A Long Treadmill Run

Yesterday (Sunday), I did the longest treadmill session I’ve done so far – 20K and barefoot. This was my day for the weekly long run, so I did it at an LSD (Long Slow Distance) pace, which meant it took me about 2 hours and 30 minutes to complete the session.

Oddly enough, it was a very pleasant experience. I was fueled by chia fresca, as I always am now on my long runs. On the wall in front of me I have course maps of some of the races I plan to do later this year – the Around the Bay 30K, the Mississauga Marathon, the Iroquois 32K Trail Test, and the Port Credit 52K Pickup Ultra – plus an elevation profile of the Comrades 90K Ultra. Right beside the course maps, I’ve got a small whiteboard with the upcoming week’s sessions and their content listed. Between the course maps and the session notes, there’s lots there to focus on.

I’ve always used visualizations quite a lot in my training runs, and my treadmill sessons are no different. Often, those visualizations help me resolve issues that I haven’t been able to work out otherwise. As an example, yesterday, I worked on my tendency to flag at the latter stages of a run or race. (The constant speed of the treadmill helps, but that’s really only a physical help.) Towards the end yesterday’s 20K session, I used a visualization of finishing the Around the Bay 30K to get the deed done.

I come up that long, nasty climb on Spring Garden Road, turn the corner onto York Street, and head off on a much-welcome flat stretch. Cross the big bridge, and look to Hamilton Harbour on the left and Cootes Paradise Bird Sanctuary on the right. Here comes the old, big cemetery – and there, as I knew he’d be, is the Grim Reaper, complete with hood, scythe, and full-on makeup, intoning “Keep going, keep going. The end is nigh.” Then it’s past Dundurn Castle, a brief turn to the left and start heading for Hamilton’s downtown area. A couple more kilometers, and I can see Copps Coliseum. Push, push, past the runners who are just drifting to the finish. One last push, and I’m entering the downramp to the Coliseum. Watch that nasty steel grate, turn a hard right, and… Yes! I’m in the Coliseum buidling itself. I’m heading into the finish chute, and here’s that nice big timing clock. Arms up high in celebration, and I’m done!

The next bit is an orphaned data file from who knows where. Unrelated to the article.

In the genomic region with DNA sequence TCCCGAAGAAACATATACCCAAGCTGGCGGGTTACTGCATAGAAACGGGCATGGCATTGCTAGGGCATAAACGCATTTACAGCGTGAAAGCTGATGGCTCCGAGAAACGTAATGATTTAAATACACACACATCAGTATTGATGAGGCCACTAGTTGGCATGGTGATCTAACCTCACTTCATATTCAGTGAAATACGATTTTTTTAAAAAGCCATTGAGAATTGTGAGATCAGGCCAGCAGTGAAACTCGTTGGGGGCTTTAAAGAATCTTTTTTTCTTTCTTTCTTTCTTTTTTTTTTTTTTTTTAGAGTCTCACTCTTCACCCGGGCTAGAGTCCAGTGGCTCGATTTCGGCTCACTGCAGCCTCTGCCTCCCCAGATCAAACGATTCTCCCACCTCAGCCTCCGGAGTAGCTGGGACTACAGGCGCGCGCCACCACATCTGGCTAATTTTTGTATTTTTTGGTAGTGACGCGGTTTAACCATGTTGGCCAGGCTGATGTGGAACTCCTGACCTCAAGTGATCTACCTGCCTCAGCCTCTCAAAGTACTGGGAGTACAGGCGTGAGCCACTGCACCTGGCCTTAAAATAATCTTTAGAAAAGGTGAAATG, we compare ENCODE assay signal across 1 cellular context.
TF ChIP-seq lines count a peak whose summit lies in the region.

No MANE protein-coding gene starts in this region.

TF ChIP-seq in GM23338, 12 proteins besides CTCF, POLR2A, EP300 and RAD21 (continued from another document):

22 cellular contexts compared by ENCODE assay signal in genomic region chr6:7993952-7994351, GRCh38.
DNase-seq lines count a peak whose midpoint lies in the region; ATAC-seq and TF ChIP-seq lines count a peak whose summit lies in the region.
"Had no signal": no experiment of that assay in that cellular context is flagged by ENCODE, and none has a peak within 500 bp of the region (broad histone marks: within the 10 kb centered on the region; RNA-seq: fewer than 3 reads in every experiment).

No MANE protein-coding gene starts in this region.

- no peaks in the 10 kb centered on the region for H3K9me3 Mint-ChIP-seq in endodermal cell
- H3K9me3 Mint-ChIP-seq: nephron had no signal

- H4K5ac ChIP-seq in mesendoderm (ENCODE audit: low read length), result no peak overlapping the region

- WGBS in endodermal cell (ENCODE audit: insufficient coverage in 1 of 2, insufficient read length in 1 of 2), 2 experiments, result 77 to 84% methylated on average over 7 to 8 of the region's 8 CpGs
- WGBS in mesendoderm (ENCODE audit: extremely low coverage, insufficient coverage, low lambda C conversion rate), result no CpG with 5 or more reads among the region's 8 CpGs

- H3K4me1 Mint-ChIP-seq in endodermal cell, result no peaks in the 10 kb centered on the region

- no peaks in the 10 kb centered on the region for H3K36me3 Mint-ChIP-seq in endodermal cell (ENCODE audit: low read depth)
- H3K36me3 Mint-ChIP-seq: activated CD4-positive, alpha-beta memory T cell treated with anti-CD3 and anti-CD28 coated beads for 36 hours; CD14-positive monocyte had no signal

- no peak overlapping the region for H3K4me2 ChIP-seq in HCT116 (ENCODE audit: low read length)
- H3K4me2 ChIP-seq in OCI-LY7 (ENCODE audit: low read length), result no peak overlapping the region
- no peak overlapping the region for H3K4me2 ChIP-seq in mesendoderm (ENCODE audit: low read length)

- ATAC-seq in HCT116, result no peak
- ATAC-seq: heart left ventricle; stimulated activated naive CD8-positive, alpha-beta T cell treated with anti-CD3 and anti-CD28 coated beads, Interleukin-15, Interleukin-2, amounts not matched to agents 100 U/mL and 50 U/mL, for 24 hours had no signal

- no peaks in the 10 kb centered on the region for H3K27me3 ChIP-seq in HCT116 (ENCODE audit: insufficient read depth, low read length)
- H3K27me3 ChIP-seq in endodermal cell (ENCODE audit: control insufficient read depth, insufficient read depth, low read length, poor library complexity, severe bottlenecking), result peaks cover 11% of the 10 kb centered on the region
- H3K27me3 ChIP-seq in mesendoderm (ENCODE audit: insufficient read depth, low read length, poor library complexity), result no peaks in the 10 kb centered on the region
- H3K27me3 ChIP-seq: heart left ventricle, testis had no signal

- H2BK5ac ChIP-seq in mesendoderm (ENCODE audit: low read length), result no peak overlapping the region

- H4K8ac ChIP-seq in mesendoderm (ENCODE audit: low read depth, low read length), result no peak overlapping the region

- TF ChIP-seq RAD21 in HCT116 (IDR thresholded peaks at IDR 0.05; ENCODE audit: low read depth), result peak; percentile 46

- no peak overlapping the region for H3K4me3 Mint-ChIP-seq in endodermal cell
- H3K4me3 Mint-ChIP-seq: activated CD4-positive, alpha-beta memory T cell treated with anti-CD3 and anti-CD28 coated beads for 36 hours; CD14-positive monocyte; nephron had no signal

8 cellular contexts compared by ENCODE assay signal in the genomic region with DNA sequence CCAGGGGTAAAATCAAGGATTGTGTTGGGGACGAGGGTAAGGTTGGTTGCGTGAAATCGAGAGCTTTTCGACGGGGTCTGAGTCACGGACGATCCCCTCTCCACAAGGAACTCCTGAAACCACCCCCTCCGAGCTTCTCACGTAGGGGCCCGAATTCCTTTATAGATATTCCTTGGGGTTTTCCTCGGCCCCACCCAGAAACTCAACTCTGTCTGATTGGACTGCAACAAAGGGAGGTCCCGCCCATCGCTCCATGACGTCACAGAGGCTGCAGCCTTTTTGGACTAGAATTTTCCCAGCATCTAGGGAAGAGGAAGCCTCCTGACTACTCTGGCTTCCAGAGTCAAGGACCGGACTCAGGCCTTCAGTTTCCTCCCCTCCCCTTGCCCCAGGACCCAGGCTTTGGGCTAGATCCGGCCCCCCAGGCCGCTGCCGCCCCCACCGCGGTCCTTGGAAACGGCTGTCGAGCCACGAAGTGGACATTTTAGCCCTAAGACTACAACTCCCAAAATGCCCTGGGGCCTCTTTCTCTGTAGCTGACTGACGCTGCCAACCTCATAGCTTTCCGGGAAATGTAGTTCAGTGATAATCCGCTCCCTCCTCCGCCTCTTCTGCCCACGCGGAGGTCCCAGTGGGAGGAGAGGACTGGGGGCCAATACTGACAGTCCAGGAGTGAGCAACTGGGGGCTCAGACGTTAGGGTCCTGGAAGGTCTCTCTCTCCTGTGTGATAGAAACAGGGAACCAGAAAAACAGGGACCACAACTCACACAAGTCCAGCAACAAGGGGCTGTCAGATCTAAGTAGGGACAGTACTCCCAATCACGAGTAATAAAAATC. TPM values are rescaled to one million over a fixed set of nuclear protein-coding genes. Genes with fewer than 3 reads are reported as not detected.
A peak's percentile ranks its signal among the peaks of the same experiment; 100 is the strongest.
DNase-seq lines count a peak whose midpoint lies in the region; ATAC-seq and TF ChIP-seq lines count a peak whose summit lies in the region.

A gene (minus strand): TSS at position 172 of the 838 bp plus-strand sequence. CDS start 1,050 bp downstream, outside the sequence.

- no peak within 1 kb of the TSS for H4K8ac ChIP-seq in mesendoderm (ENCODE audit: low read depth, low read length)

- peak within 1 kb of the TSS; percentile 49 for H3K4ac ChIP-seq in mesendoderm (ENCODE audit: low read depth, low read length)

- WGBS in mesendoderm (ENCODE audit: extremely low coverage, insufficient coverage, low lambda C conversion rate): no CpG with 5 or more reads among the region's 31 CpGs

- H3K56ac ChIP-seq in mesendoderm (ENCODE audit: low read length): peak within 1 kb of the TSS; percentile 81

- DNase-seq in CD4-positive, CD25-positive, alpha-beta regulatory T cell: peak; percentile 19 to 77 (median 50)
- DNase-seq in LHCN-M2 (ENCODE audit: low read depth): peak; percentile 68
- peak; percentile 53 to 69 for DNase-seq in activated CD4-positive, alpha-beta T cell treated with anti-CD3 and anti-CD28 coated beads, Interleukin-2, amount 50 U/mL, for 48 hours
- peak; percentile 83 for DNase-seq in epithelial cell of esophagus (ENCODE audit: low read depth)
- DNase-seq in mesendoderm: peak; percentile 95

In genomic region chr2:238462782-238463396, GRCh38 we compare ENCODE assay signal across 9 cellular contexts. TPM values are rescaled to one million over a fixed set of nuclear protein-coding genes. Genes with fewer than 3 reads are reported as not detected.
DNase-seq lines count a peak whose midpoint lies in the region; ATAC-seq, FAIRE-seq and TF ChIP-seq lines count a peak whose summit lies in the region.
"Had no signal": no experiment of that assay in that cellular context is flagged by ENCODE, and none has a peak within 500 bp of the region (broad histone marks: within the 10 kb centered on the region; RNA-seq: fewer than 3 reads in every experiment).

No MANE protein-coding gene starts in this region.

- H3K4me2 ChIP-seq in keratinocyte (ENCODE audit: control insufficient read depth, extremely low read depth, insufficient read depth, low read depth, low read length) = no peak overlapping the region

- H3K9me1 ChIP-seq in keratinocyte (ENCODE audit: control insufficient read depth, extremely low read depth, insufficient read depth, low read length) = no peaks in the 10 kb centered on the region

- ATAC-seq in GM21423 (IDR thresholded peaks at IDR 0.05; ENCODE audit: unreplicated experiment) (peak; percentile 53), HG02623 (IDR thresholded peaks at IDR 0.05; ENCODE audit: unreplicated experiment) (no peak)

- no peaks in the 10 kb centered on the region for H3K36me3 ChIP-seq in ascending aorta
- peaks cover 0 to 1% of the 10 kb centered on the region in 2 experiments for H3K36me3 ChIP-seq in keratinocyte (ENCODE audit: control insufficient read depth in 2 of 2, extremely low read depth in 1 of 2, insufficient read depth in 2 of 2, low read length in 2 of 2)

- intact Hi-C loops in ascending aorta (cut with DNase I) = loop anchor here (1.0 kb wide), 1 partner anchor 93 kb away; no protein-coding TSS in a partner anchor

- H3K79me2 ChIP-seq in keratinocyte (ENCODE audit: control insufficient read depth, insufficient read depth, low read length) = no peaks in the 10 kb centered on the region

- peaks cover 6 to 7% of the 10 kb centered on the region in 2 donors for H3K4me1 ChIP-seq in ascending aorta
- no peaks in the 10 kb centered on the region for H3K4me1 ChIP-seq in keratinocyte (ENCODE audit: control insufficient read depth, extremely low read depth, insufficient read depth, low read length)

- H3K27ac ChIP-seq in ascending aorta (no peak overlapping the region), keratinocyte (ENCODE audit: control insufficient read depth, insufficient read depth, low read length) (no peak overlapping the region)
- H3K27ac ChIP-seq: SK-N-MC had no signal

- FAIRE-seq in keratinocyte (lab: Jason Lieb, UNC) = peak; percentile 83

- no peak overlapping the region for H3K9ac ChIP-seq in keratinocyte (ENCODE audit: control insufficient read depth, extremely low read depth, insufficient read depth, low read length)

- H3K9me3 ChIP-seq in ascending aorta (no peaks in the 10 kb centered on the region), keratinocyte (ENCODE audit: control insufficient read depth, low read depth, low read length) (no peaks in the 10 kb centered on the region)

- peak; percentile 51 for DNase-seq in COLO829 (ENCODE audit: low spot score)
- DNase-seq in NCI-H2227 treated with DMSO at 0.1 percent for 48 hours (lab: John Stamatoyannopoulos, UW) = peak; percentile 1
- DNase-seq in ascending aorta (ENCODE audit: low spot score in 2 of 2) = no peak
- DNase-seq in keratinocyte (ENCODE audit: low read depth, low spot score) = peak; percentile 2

Treadmill trance indeed! That visualization helped me hold my form, helped me feel comfortable with my speed, so I could finish that long 20K session feeling upbeat and happy.

Heck, I’ll do whatever works!


  1. I am doing around the bay this year and want to visualize the route before. What do you use for visualization? Thanks

    1. John, on the wall in front of my treadmill are route maps of the next two or three races I’m doing. That’s the start – it gives me a chance to imagine the general lay of the land. It helps a lot if I’ve done the race before. Then, I can actually “see” various parts of the race. If I haven’t done the race before, I look for YouTube videos of past editions of the event, so I have some sense of what it’s like. Sometimes, I just let my mind wander at bit at the beginning of a treadmill run, until it “lands on” something about a particular race – the start line, the finish, as section of the course I really enjoyed – and let the picture grow in my mind. Hope that helps.

  2. I just purchased the Nordic Track A2550 Pro treadmill after months of researching..I’m having it delivered , can’t wait to start runnning again..hard to get out everyday in this cold -5F weather. I have never run barefoot..really intrigued by your barefoot running!

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